Shawntae Spencer didn't need an alarm clock this offseason.
With his two daughters kicking him every morning, there was no need for one.
But after his rude awakenings, Spencer wasn't about to experience a typical offseason for a six-year veteran of the NFL. Instead of being with his teammates going through offseason workouts at the 49ers team facility, Spencer was back on the East Coast, diligently rehabbing an ACL tear that he suffered against the Seattle Seahawks two weeks into last season.
Soon after the injury, Spencer had surgery the first week of October and was then placed on Injured Reserve.
But the constant wakeups Spencer experienced this offseason proved to be not so much of a bad thing after all, considering his effort was rewarded in the form of being named the 49ers starting right cornerback earlier this week.
"It meant a lot to me," Spencer said. "It was tough to get back healthy, especially with the ACL. That's the injury that no one wants. But, I'm proud of the work that I put in and I trusted the work that I put in the offseason rehabbing. I'm glad to see it paid off."
Spencer found out about his starting gig on cut day, the same day the 49ers trimmed their roster down to 53 players.
With a few days off following their preseason finale, Spencer and his wife were at lunch when he received a call from head coach Mike Singletary's assistant.
"He was saying that coach wanted to see me," Spencer recalled of the conversation. "That was it and I immediately was thinking the worst. I told my wife that I might be coming home with her."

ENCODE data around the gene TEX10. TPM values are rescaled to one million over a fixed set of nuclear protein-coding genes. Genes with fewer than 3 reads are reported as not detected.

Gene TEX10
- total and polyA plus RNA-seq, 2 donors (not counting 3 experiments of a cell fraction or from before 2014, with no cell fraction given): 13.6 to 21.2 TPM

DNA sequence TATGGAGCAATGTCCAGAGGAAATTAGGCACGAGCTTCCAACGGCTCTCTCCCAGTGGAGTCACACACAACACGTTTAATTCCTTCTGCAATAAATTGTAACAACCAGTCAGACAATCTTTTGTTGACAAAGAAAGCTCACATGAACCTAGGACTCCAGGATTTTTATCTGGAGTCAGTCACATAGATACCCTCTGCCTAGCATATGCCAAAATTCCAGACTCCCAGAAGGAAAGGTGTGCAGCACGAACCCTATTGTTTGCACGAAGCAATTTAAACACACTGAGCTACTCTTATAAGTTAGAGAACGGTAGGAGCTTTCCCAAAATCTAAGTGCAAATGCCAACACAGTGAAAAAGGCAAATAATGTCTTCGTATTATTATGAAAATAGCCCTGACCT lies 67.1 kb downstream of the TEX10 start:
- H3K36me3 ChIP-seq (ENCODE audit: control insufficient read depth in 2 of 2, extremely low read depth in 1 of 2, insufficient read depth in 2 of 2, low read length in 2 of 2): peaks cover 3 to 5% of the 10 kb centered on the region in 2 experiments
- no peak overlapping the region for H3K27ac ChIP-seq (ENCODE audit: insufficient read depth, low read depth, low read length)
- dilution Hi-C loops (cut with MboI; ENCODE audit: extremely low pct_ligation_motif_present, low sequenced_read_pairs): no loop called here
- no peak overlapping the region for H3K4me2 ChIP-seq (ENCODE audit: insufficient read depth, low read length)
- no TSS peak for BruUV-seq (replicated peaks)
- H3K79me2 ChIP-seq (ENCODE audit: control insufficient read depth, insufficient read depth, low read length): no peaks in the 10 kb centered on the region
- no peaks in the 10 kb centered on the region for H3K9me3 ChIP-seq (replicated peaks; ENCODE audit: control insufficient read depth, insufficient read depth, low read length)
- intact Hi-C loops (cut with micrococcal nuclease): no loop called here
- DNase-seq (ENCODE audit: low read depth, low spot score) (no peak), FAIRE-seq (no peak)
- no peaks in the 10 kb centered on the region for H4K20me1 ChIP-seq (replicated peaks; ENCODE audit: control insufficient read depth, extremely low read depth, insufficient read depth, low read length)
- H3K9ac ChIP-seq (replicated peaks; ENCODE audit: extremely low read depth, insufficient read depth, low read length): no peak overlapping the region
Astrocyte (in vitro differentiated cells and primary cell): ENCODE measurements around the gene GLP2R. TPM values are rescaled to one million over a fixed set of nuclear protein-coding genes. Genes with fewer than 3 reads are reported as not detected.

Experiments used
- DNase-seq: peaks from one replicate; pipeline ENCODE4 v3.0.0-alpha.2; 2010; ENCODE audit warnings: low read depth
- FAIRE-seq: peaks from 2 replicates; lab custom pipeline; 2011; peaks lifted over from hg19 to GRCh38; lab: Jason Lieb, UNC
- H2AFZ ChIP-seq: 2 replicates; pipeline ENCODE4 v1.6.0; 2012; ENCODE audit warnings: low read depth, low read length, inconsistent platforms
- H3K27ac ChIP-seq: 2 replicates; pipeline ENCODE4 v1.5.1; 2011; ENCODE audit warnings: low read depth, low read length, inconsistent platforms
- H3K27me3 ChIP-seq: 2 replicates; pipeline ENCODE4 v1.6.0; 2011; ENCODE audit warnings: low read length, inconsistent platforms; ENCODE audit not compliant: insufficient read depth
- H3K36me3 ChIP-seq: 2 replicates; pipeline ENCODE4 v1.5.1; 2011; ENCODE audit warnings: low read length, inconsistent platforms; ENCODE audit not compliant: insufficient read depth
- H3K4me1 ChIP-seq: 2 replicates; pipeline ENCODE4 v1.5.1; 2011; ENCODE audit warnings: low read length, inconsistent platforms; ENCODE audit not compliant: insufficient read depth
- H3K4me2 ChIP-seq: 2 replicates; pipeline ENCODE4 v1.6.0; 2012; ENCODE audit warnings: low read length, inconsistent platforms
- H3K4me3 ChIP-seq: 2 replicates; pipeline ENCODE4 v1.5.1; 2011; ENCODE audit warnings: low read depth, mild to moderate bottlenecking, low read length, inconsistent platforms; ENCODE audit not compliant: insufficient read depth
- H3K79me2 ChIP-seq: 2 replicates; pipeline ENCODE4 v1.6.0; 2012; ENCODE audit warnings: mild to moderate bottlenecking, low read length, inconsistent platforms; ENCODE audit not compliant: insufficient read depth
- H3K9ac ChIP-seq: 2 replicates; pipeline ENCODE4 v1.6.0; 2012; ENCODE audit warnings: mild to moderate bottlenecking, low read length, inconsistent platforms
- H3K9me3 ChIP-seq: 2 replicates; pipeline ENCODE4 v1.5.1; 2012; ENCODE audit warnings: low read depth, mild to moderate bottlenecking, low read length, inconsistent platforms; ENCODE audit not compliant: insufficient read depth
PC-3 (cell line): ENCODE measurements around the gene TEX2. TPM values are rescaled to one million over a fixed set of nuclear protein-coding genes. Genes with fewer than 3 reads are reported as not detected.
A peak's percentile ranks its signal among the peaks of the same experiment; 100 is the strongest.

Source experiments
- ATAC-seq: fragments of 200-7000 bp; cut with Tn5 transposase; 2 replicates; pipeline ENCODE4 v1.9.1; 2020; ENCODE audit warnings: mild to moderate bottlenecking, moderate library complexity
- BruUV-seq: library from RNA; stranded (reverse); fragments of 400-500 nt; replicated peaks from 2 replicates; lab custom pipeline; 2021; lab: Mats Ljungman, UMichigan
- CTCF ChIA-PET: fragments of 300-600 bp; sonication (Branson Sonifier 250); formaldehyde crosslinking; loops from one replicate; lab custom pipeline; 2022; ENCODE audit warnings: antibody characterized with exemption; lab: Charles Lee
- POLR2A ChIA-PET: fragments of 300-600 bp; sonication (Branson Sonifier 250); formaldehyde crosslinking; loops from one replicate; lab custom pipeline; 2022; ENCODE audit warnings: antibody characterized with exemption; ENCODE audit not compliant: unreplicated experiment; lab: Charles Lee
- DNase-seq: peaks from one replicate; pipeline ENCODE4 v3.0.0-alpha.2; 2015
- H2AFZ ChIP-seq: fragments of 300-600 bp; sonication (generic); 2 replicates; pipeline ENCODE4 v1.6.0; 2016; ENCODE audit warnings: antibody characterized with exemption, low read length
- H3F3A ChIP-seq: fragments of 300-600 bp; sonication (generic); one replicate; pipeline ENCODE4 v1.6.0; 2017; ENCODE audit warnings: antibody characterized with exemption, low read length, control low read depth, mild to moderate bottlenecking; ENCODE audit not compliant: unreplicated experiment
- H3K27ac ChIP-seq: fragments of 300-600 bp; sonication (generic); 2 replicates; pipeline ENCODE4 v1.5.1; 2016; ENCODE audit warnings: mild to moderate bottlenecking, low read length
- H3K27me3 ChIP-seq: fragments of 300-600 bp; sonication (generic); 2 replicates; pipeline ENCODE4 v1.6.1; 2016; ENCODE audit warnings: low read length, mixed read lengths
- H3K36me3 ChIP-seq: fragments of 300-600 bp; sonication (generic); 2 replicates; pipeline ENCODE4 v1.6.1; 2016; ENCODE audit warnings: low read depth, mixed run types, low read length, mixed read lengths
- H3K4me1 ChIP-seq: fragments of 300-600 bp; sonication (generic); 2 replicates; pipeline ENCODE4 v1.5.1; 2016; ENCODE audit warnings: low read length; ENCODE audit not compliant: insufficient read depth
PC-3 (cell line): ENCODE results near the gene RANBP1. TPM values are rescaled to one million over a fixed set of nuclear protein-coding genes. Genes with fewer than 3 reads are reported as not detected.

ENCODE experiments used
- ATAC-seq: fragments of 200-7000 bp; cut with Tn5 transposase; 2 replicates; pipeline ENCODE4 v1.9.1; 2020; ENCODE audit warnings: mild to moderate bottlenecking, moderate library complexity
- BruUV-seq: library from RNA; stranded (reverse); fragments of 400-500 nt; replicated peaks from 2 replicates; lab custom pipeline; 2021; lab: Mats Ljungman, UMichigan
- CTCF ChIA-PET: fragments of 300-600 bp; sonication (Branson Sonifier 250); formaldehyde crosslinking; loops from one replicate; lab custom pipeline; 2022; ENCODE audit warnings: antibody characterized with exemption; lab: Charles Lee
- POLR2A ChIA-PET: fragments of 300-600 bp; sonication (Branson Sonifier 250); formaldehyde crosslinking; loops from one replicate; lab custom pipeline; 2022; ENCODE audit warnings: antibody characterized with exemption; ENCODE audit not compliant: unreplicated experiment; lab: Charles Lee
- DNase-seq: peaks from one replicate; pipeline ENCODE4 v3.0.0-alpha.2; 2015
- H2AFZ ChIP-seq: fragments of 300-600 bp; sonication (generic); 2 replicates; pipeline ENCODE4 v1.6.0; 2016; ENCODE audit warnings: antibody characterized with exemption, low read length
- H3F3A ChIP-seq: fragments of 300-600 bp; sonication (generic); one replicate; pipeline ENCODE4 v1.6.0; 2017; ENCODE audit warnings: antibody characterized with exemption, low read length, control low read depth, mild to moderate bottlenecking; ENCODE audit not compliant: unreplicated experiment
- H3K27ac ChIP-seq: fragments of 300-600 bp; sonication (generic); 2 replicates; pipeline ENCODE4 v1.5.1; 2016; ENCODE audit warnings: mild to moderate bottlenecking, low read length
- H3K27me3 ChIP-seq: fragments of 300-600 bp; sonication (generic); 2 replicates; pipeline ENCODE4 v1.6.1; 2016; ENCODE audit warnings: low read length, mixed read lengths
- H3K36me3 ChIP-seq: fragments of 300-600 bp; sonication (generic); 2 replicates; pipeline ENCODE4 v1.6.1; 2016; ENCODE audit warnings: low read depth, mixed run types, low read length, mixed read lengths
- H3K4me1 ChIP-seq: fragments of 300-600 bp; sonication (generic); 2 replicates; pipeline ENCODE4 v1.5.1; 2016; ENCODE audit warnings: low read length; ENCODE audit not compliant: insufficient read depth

But as it turned out, Spencer received great news on the day known around the NFL for being one of the worst of the year.
"When I got here it was a different story," Spencer said. "He [Singletary] told me that he was proud of me for fighting back through the injury and that I had the starting job."
Looking back on Spencer's achievement, it's possible he might not have won the starting job if it weren't for his two daughters.
"They were my alarm clock," Spencer said of his two-year-old and one-year old. "They would get up about a quarter to seven and I'd feel a little kick in the back. That would be my cue to get up."
Once he got his morning signal, Spencer would drive to the University of Pittsburgh where he met up with his college strength coach Buddy Morris.
There, Morris gave Spencer some simple advice for their rehab workouts.
"He told me just get up every morning, show up and he would take care of the rest," Spencer said.
It was quite difficult physically for Spencer to rehab the knee injury throughout the offseason, then come back to the Bay Area for training camp and battle other talented cornerbacks on the 49ers roster.
But even more so, the experience was taxing on him mentally in the early stages of the rehab process.
"Mentally, you don't know what to expect because there are a lot of guys who've not come back from this injury. You try to stay positive and work every day," Spencer said of his mindset during the offseason.
Part of Spencer's frustration came from being away from the sport of football and part of it came from not being one of the guys in the locker room who contributes every week with the rest of his teammates.